Sports specific recovery from Concussion

blurry hockey
Body checking starts at age 11 in most sanctioned ice hockey programs  PHOTO: Mike Sefton
WESTBOROUGH, MA October 9, 2018 Cognitive and emotional symptoms often occur when an athlete sustains a concussion. Individual sports have somewhat different trajectories when it comes to recovery – sometimes because of the nature of the sport and sometimes unique to the athlete and his or her emotional predisposition. Ice hockey is a high speed collision sport. Many athletes play the game on a year round basis chasing a dream of collegiate or professional status. Ice hockey has a high degree of collision-related concussions according to the National Council on Youth Sports.
Contrary to current beliefs, even currently healthy youth hockey players reported higher persisting psychological symptoms among those with a history of concussion. Psychological sequelae appeared unique to a history of concussion as athletes with a history of musculoskeletal injuries did not present with the same persisting psychological symptoms. A study in Pittsburgh looked at the incidence of concussion among younger and older adolescent players from elite hockey programs.  They found a higher rate of concussion among younger players.  In a post last month I presented the notion that size matters when it comes to elite (younger) athletes playing against older and more physically developed athletes.  Concussions tend to be both more frequent and more long lasting.
As with any risk-reward scenario, decisions about physical risk must be considered when a player is invited to play up against older and more developed players. I have seen freshman football players competing at a varsity level and be severely harmed both physically and psychologically by the shear difference in size and strength.  Younger athletes are often misinformed as to the physical demands of a varsity sport and wrongly believe they are athletic failures and weak unless they play through their injuries – including concussion according to Sefton, 2018.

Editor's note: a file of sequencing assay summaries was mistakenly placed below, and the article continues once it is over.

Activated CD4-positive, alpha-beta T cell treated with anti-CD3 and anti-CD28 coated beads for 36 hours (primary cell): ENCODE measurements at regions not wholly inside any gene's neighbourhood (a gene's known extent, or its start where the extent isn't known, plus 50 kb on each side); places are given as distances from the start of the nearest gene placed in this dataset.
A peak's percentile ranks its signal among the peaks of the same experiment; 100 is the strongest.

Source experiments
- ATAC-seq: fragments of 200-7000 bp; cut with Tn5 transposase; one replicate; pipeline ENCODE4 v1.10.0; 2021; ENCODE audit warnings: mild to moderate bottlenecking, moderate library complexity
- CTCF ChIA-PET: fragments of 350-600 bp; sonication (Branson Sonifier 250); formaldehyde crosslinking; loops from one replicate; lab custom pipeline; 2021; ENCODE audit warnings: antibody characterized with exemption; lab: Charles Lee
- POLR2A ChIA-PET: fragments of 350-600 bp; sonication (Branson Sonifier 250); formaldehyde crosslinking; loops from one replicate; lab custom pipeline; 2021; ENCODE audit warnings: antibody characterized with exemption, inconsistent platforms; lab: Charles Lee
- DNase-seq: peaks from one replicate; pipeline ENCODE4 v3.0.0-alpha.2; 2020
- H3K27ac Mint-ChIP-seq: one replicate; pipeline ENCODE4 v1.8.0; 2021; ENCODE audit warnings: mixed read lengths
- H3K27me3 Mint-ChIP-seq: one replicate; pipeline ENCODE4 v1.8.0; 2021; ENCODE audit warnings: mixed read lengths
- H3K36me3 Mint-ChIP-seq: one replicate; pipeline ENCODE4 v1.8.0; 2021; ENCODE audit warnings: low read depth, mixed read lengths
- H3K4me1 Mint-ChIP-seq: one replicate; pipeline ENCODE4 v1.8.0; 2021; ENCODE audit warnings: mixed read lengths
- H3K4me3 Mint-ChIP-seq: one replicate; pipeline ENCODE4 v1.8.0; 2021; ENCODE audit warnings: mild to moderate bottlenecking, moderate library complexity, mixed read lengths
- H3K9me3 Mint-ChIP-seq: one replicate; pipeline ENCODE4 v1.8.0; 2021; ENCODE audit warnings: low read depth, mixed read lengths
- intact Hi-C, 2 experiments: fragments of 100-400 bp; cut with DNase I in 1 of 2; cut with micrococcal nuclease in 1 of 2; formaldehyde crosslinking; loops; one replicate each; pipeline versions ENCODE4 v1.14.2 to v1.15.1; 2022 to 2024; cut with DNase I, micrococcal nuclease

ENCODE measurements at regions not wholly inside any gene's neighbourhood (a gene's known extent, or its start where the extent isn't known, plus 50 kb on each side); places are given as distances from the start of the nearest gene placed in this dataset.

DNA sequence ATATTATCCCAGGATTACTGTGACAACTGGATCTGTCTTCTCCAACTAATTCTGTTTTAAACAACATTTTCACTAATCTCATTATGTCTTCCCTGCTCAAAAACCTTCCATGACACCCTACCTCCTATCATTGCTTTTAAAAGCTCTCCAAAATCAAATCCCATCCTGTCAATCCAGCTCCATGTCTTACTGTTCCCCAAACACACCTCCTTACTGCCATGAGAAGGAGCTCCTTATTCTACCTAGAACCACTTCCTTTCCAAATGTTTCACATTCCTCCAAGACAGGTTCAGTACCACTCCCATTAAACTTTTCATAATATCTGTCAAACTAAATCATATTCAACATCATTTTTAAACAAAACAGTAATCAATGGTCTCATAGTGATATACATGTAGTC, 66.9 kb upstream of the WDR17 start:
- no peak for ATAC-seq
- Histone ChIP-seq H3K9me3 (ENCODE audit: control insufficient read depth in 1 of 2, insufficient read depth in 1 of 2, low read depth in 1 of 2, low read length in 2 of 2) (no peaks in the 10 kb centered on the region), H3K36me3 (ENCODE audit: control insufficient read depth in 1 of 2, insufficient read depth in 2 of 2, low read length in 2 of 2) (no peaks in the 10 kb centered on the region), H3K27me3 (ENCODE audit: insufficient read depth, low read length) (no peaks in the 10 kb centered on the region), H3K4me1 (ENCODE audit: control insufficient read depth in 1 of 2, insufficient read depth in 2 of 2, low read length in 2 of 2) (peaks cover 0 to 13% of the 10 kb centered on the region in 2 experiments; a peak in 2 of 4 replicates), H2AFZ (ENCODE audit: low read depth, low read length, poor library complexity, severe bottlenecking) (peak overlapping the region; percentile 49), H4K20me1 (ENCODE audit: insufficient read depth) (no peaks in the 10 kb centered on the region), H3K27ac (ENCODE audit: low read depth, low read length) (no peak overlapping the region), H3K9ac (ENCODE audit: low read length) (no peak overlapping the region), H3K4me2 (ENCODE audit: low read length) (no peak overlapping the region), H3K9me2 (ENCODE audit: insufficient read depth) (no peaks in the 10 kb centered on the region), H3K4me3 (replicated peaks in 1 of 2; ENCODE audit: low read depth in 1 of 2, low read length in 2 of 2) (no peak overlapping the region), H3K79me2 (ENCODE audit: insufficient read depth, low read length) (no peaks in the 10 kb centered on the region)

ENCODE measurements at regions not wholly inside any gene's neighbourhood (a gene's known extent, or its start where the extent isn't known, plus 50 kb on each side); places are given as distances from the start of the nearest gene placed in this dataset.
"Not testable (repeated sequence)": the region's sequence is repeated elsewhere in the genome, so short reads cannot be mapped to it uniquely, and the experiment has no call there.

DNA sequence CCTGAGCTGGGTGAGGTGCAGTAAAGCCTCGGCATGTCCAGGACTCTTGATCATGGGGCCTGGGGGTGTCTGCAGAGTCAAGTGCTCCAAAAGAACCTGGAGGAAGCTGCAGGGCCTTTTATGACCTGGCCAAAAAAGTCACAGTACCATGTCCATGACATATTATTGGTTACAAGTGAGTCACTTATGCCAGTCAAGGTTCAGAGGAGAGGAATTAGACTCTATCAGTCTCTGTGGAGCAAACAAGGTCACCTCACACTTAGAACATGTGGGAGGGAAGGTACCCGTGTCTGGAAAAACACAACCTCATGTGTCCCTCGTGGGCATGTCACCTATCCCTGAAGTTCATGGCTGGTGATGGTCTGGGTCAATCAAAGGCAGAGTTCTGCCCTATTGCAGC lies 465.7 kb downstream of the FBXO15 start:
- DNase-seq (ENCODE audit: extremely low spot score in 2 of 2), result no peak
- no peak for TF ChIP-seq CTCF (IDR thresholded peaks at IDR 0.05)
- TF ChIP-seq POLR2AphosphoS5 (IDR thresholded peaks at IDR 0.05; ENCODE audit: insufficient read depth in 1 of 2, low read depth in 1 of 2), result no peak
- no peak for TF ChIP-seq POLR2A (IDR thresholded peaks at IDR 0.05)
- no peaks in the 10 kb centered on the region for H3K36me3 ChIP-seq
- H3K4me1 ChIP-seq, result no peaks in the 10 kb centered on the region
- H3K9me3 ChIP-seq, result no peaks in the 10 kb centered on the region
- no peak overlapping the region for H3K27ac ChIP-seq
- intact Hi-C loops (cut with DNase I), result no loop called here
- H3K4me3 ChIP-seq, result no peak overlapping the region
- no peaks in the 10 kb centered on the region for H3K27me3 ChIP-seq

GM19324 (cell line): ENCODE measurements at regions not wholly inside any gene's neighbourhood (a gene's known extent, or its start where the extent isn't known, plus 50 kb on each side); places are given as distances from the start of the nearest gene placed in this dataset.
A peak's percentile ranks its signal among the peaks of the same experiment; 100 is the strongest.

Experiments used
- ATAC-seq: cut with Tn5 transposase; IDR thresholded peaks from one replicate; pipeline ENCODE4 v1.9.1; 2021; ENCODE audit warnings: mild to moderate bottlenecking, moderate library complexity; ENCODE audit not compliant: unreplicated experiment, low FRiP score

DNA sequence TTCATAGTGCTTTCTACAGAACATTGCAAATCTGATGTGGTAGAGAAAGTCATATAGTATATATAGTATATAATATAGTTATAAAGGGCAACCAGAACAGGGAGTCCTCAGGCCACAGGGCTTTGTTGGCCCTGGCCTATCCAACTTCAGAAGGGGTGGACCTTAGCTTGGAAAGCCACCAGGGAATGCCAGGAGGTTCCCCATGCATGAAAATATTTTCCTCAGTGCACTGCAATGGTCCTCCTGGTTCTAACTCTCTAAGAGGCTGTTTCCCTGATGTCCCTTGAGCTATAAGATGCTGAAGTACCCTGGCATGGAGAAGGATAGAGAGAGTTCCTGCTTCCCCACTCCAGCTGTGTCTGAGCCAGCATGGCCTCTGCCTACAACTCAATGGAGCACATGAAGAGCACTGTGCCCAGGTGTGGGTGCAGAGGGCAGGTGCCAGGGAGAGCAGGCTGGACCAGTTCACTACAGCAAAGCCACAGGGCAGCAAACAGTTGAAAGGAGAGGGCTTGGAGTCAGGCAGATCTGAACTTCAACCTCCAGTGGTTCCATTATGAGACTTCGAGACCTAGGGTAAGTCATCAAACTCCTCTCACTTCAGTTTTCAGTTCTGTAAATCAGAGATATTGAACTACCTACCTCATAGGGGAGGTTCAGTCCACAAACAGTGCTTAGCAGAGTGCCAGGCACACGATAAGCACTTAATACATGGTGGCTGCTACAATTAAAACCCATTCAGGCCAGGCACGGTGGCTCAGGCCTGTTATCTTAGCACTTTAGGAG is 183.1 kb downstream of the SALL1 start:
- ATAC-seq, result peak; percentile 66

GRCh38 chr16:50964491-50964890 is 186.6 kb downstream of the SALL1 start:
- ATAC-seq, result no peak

In 2016 the majority college ice hockey player spend one to two years in junior hockey (ages 17-21) allowing them to continue their physical development prior to entering college hockey.  This includes not only Division I scholarship programs but Division II and Division III programs as well.  Very few natural freshmen play college hockey at 18 years of age unless they are highly gifted athletes. Even these players are coached and managed by trainers with ongoing development programs, weight training, and nutritional support to enhance upper body size and strength.    Michael Sefton, 2016
Even though sport concussion is considered a unique subset of MTBI, results suggest that a smaller percentage of youth may be more prone to psychological sequelae following concussion. This means that not all concussions are created equal. Along with colleagues across the country I have been saying this for over 20 years. There is a literature on elite ice hockey players and a co-occurring mood disorder that needs to be addressed as they heal.
When I first started taking an interest in MTBI, also called concussion, physicians did not believe that someone sustained a brain injury unless there was a bonafide loss of consciousness. This remains one of the greatest myths in brain injury rehabilitation and I still hear from people that a son or daughter has a concussion “but he did not get knocked out” as if that minimizes the significance of the injury they sustained. Finally, I am still getting significant push back from the parents of children who are diagnosed with multiple concussions. The recovery from concussion two or three is not the same trajectory as the first. Many wonder why their child hasn’t bounced back like they did the first time around. And common to second concussion irritability and other mood-related changes are common.